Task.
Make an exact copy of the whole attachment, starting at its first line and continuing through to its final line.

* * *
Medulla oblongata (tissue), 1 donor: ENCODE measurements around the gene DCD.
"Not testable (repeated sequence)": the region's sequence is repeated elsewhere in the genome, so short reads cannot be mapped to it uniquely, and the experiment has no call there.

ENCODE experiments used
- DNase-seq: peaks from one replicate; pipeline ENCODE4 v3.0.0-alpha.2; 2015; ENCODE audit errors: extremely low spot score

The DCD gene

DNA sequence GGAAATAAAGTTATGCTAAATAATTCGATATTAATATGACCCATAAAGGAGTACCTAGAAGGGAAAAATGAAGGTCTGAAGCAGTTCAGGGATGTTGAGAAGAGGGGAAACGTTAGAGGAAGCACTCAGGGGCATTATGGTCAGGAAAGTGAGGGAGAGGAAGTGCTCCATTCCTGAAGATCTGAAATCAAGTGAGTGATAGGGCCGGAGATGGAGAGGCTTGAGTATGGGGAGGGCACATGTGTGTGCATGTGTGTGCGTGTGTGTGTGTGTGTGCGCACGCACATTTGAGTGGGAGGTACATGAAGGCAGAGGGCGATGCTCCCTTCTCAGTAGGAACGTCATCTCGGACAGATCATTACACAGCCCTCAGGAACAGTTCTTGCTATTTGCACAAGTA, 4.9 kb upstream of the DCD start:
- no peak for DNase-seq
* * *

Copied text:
Medulla oblongata (tissue), 1 donor: ENCODE measurements around the gene DCD.
"Not testable (repeated sequence)": the region's sequence is repeated elsewhere in the genome, so short reads cannot be mapped to it uniquely, and the experiment has no call there.

ENCODE experiments used
- DNase-seq: peaks from one replicate; pipeline ENCODE4 v3.0.0-alpha.2; 2015; ENCODE audit errors: extremely low spot score

The DCD gene

DNA sequence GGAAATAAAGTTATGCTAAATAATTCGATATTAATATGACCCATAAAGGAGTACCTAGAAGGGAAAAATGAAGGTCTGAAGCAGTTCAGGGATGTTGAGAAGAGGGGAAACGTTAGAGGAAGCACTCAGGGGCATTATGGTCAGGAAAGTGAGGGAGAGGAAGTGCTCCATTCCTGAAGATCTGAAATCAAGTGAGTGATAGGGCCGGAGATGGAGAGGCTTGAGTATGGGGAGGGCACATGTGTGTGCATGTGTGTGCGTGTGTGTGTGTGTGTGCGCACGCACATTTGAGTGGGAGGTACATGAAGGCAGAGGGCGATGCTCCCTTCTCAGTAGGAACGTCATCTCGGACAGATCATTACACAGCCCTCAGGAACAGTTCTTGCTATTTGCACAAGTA, 4.9 kb upstream of the DCD start:
- no peak for DNase-seq